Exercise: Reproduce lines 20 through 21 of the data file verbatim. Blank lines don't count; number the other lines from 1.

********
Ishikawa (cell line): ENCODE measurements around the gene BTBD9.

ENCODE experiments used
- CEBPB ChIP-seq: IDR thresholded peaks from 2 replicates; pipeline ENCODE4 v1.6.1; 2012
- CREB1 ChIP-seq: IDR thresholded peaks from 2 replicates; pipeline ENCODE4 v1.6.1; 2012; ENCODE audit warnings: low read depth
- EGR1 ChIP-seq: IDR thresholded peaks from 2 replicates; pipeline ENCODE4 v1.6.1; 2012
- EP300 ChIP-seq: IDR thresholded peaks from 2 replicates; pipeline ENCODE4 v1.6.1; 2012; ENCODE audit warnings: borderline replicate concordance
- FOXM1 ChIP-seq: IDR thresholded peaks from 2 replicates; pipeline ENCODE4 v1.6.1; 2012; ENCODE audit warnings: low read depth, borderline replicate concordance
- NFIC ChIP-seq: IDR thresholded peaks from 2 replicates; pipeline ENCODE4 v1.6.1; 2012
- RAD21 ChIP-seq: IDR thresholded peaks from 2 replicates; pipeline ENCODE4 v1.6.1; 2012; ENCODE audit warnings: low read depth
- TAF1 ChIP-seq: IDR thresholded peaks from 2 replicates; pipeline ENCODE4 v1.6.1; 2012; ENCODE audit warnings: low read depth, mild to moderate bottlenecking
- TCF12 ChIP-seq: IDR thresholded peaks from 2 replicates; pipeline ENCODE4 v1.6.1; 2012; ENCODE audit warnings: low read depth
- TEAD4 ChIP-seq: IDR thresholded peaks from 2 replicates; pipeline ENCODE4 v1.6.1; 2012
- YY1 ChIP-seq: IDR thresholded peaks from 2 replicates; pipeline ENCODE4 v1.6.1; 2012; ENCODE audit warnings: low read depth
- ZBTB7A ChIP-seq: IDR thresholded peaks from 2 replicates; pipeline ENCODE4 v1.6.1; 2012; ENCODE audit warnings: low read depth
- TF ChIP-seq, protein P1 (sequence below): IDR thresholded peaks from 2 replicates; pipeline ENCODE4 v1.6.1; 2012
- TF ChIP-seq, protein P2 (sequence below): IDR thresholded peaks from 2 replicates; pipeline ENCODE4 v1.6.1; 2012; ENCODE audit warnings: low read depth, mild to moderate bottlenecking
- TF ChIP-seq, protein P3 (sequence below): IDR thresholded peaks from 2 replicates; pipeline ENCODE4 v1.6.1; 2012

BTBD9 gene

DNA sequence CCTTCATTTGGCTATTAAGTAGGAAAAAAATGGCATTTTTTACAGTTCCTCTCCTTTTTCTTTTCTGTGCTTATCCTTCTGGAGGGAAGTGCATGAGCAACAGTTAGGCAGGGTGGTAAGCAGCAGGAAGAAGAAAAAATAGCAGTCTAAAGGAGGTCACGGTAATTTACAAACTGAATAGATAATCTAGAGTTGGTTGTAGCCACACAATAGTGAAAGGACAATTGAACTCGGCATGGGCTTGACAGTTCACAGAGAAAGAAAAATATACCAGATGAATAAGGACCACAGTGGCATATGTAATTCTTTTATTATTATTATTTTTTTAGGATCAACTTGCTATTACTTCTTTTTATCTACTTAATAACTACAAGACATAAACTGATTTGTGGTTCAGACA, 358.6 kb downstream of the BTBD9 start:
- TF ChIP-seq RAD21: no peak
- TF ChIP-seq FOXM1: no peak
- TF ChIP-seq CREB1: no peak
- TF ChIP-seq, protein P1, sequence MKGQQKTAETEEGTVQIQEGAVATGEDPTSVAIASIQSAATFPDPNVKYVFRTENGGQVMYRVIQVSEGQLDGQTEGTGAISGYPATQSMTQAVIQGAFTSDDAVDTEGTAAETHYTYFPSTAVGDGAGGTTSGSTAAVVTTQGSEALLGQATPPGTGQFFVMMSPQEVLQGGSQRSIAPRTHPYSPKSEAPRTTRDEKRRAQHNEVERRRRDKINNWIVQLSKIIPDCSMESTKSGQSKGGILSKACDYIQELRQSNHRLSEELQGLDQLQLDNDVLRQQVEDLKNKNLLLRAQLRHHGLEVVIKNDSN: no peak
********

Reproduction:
- TF ChIP-seq RAD21: no peak
- TF ChIP-seq FOXM1: no peak